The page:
Congress: March 1997 Archives

Statement of Daniel S. Goldin
National Aeronautics and Space Administration
before the
Subcommittee on Space and Aeronautics
Committee on Science
House of Representatives
March, 3, 1997

Mr. Chairman and Members of the Subcommittee.

Last spring I told this Subcommittee about the amazing year NASA had completed. I reported that NASA had requested that the Administration provide the Agency a stable budget submission for FY 1997 and that the Administration had done that. NASA's FY 1997 budget request of $13.8 billion was the same as our budget in FY 1996. We had just completed 1995--a year of upheaval for NASA. We had made a commitment to the President to identify another $4 billion of savings in FY 1997-2000 and we delivered, bringing to $40 billion the savings in NASA's multiyear budget NASA has identified for the American taxpayer. The 1995 Zero Base Review had consumed the energy and attention of the NASA workforce. But the Zero Base Review was only partly about finding budget savings. At its heart was a fundamental challenge to the NASA workforce to prepare the Agency for the next millennium. To sharpen NASA's focus on cutting edge technology. To commit NASA's Centers to becoming Centers of Excellence. To do more with less by cutting out duplication and overlaps, and ensuring that NASA's energies are directed at those things only NASA does best. Let the private sector take over those activities that they are best equipped to do, and get NASA out of the way. The Zero Base Review was the sprint. Following that extraordinary exercise, we requested that the Administration provide us stability to catch our breath, to continue the serious implementation of new ways of doing business, and to continue to fulfill our promise to the American people--to deliver astonishing science and aeronautics missions which provide history-making discoveries. The President gave us that year.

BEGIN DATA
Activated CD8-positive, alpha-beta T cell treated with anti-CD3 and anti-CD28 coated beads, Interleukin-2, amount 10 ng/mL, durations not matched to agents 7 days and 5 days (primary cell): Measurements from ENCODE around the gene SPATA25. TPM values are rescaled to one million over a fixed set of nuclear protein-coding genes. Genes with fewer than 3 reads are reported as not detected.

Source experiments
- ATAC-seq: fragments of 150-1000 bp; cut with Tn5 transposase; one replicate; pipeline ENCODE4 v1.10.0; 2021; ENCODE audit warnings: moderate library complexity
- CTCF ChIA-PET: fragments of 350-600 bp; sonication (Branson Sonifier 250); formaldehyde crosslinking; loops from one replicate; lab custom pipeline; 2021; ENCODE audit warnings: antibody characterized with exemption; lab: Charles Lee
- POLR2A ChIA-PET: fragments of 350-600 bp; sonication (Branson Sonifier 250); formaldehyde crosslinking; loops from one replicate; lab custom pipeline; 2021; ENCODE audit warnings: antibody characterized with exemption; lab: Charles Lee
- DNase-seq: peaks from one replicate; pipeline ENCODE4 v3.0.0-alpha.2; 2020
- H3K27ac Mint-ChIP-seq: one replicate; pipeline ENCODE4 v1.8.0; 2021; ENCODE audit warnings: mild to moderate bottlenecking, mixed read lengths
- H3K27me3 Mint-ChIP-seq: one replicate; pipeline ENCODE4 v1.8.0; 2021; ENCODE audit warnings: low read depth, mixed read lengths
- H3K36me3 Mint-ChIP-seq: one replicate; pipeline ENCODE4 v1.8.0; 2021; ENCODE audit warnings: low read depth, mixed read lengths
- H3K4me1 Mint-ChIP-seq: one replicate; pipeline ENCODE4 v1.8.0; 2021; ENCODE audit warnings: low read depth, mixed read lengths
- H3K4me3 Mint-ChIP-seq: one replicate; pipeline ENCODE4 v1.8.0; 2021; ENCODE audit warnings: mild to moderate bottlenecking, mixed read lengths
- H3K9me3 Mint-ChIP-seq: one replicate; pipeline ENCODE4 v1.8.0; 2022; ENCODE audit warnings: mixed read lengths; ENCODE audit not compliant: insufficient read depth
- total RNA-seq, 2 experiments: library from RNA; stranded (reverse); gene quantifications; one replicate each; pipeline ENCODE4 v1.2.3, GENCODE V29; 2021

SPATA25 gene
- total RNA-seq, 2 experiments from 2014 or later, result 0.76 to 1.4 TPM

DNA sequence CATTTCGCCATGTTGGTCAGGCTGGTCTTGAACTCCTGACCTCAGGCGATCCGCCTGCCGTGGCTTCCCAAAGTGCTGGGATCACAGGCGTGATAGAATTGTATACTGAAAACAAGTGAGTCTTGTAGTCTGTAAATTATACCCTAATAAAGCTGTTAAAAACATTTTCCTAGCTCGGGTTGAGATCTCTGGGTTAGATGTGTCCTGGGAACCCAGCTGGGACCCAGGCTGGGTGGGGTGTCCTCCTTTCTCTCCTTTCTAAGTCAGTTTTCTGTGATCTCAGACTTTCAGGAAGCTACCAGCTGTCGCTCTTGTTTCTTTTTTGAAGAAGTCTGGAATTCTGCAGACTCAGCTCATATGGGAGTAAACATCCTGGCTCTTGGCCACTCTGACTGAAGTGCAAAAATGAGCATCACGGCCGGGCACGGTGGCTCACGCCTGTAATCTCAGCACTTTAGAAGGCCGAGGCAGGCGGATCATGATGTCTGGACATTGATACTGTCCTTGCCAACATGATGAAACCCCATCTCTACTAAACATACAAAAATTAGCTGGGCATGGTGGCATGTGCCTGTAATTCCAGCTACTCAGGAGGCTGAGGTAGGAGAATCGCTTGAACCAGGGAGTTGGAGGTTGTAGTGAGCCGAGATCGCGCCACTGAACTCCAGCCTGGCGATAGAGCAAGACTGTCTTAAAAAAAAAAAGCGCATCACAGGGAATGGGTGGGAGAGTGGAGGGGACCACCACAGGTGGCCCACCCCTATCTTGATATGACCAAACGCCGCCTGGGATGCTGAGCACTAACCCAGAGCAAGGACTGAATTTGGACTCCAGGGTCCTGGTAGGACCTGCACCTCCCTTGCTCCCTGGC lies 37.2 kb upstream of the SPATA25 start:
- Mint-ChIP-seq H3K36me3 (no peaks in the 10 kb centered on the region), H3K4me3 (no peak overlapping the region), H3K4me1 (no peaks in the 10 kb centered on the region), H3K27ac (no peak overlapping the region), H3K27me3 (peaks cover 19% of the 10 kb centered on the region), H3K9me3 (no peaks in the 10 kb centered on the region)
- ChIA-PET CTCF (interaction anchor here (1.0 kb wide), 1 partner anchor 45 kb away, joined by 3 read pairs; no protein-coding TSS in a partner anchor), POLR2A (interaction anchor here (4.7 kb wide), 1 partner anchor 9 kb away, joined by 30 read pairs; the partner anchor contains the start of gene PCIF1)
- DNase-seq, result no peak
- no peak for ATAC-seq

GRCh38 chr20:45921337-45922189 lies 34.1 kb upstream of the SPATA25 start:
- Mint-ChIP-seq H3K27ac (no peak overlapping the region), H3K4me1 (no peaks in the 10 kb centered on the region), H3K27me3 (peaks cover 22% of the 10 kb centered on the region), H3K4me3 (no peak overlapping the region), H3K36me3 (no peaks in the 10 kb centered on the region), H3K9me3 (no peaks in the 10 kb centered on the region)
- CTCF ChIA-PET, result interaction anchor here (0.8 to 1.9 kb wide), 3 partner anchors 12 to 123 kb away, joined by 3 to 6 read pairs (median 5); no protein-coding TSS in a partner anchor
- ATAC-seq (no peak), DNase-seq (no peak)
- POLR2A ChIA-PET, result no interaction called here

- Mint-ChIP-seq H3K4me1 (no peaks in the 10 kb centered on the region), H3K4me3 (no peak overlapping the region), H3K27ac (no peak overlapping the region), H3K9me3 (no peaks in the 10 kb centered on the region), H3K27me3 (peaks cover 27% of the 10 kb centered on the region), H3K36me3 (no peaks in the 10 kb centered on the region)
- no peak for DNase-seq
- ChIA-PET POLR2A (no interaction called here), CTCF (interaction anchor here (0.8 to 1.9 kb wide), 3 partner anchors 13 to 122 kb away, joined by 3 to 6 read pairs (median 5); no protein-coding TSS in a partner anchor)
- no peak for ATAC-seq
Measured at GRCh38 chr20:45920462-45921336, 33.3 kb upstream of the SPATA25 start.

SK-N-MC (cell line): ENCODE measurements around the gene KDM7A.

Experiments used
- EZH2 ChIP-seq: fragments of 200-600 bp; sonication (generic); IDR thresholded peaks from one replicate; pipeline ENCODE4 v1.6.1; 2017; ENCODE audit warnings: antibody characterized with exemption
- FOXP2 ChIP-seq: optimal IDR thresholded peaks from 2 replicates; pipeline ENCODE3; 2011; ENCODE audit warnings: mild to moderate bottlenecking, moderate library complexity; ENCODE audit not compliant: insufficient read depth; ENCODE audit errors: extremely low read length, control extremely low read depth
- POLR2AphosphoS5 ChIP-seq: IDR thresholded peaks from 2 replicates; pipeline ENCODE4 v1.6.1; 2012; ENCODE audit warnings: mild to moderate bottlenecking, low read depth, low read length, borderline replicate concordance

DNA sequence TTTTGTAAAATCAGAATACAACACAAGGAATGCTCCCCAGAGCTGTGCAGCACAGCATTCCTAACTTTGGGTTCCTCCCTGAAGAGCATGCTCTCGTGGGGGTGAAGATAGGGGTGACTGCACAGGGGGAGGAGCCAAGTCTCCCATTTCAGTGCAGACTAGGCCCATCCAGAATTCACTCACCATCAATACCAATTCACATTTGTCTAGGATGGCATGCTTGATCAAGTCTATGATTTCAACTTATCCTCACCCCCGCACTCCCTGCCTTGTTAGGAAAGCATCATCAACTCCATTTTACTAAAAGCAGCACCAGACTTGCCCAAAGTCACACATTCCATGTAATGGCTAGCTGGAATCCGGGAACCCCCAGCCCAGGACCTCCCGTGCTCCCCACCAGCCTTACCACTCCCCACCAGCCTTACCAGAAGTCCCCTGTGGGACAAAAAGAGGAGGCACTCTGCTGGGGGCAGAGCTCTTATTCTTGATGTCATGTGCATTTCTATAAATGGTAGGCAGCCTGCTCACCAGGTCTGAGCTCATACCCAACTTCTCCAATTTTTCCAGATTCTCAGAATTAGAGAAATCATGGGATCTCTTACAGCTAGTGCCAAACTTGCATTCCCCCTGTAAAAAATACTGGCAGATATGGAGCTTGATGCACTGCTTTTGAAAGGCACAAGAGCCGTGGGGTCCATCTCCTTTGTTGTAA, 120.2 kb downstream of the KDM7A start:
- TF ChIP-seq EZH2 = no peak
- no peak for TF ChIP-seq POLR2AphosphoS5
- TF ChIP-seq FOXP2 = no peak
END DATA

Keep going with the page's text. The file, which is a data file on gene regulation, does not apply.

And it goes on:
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This page is an archive of entries in the Congress category from March 1997.

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